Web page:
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Beards and Masculinity: The Battle For Chins


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If you’re at work, take a moment. Look around you. Without being creepy about it, gaze upon the faces of your male compadres. Notice that? Where there were once freshly shorn chins there are now hair forests of varying density, otherwise known as beards.  In my office, I needn’t look further than the inch and a half goatee at the southern tip of my face for an example of the beard’s resurgence. That’s right – the beard is back, and it’s cool, hip, and safe for work.
 
Stephen Mihm, in an op-ed published in The New York Times, suggests we look to history to explain this Lumbersexual trend in the work place: “Historically, beards in the boardroom have been a barometer of the relative vitality of capitalism and its critics.  When capitalism has assumed a more swashbuckling, individualistic persona, hair has sprouted on the chins of entrepreneurs and speculators.  Certainly, the capitalist atmosphere in Silicon Valley can be poignantly described as “swashbuckling” and “individualistic.”  Simply look at tech rockstars Sergey Brin and Marc Benioff (short boxed beard), or Larry Ellison (anchor beard) for examples of bearded leaders within our “swashbuckling” wild west. Mihm goes on to brilliantly detail the moments in history the beard vacillates between being a sign of individualistic capitalism (think Carnegie or Vanderbilt) or a marker of those men who opposed the capitalist machine (Marx, Engels, or the hippies of the 60’s).  History indeed gives us a better idea as to why the beard is celebrated in the workplace again, but I wanted to know why individual men find the beard alluring.
 
Armed with curiosity and an itchy chin, I ran a two-question mobile video survey to do a deeper dive into what men find alluring about their beard.
 
After screening for bearded men from 22 to 40 yrs old who were employed in the United States, I asked participants two questions. The first probed them about the general background of their beard; the second inquired about how they perceived the beard affected their masculinity. In our small sample size of bearded men, they all agreed that their beard made them feel more masculine, and that they felt others viewed them as more masculine when they sported scruffy faces.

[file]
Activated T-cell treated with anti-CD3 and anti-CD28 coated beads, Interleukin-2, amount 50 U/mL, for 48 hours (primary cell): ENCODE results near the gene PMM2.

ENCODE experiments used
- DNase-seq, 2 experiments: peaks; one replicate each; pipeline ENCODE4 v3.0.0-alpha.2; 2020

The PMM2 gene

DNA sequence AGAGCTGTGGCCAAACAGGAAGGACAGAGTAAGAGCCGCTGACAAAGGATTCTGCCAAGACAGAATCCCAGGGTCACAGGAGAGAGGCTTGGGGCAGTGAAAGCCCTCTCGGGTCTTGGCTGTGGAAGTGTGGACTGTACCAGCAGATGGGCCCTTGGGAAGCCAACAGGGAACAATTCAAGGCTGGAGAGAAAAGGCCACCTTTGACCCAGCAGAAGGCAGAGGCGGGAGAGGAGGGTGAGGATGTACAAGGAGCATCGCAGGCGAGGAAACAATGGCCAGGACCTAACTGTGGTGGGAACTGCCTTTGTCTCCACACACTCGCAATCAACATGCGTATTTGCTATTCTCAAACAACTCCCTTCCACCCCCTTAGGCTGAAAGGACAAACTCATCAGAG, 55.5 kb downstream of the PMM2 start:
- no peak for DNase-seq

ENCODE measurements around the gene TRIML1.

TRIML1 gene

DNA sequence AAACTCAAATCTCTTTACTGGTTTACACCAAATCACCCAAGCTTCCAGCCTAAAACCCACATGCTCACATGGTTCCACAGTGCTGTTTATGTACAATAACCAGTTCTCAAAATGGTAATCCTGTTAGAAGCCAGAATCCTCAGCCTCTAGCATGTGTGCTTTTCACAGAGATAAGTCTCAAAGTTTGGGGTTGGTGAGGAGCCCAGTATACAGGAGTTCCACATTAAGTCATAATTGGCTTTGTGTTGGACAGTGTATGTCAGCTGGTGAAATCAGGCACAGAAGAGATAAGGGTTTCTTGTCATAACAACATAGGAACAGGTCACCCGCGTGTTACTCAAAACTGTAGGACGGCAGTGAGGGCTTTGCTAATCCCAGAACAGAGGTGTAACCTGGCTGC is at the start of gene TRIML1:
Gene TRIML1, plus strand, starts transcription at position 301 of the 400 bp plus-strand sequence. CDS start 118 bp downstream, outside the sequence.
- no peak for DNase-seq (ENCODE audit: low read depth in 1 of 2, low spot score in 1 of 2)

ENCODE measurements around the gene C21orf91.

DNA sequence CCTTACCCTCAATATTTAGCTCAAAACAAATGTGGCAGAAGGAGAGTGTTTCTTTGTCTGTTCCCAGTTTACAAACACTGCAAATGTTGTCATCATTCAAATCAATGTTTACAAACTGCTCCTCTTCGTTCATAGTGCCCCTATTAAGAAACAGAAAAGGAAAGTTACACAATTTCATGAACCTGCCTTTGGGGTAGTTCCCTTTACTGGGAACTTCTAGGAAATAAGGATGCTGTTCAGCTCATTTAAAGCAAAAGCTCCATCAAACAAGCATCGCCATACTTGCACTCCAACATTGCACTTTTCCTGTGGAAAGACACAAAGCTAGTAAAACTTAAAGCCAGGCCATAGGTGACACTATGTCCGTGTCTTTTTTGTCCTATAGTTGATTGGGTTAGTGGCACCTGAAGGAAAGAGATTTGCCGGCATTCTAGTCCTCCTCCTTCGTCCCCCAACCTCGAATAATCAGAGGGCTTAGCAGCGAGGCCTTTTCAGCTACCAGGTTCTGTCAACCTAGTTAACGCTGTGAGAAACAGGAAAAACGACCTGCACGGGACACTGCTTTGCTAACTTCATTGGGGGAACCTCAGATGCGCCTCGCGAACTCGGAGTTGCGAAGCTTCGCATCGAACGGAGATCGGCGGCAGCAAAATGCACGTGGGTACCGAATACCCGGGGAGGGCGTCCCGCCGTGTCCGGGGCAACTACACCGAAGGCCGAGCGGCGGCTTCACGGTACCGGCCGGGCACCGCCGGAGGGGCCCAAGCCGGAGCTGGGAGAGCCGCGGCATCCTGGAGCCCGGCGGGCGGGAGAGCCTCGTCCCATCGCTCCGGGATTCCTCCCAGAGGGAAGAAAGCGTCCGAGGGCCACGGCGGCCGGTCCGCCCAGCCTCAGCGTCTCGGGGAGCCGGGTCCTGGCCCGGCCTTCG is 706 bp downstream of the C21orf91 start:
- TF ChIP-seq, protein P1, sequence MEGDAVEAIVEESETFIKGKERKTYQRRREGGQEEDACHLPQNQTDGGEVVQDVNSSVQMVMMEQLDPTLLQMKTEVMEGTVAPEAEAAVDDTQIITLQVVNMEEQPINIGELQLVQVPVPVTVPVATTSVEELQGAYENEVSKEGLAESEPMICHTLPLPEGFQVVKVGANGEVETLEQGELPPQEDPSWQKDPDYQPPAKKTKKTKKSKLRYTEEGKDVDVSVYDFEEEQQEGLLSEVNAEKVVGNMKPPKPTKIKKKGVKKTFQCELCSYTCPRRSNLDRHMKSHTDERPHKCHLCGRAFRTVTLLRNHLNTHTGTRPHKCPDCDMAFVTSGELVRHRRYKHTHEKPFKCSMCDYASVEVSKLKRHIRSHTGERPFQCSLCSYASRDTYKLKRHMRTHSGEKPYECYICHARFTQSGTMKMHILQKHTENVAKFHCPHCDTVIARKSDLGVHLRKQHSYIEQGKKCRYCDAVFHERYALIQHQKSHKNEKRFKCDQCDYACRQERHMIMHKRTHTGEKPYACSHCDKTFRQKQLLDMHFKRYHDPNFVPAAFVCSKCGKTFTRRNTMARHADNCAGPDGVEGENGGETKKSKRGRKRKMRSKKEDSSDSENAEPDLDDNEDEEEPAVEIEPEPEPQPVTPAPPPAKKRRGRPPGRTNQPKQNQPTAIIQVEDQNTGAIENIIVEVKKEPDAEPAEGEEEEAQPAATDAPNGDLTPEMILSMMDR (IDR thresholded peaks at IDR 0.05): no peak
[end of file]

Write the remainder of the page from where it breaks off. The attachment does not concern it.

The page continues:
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Click on the picture above to see John’s response. “People with beards – you think of a lumberjack wearing a flannel and [an] ax and a toboggan. I feel like the guy on the Diet Dr. Pepper commercial eating the salmon and– to have a beard, to me, I feel like a man and I think other people see me with a beard and, ‘Wow, this guy’s grown up. He’s actually a man now,'” he declares.  This sentiment was mirrored by other respondents, including the idea that a beard elicits the image of a lumberjack.
 
Another theme gleaned from the mobile video survey was the idea that owning a beard helps men feel more manly than other men.  Jeremy from California explains, “I feel more masculine when I have my beard because it’s a feature that only a man can have. Only certain men can grow a full beard so I feel like it makes me somewhat more of a man, not to disrespect anyone who can’t grow a beard.” Come to think of it, I do feel a bit more masculine than my beardless coworkers, though it should be noted I only work with women. Other respondents postulate that their beard makes them “tougher” or more “intimidating.”
 
The responses suggested that men are growing beards to feel more manly in regards to other men.  I wondered if something happened that made men, myself included, feel the need to wear their manhood on their chin.  Upon doing a little research, I found that the state of man appears to be in flux. “The economic downturn disproportionately affected men, and it is clearer than ever that the single-breadwinner family is finally dead. The ‘traditional’ role of the man as the primary provider is now firmly out of reach for most Americans,” concludes Willa Brown in The Atlantic article Lumbersexuality and Its Discontents. She goes on to suggest that this discontent may be why men are demonstrating their manhood by recalling the romanticized Lumberjack image.
 
I’m unsure my small goatee recalls a Lumberjack, but Willa Brown may be on to something. Patrick from Atlanta certainly thinks so:
 
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After my research, I am confident that one of the reasons beards are making a comeback is because of how bearded men feel in regards to other seemingly less manly (read: hairy) men. Let’s hope that the state of man doesn’t destabilize too much more though. I’m not sure I’m ready for the mullet to make a comeback.

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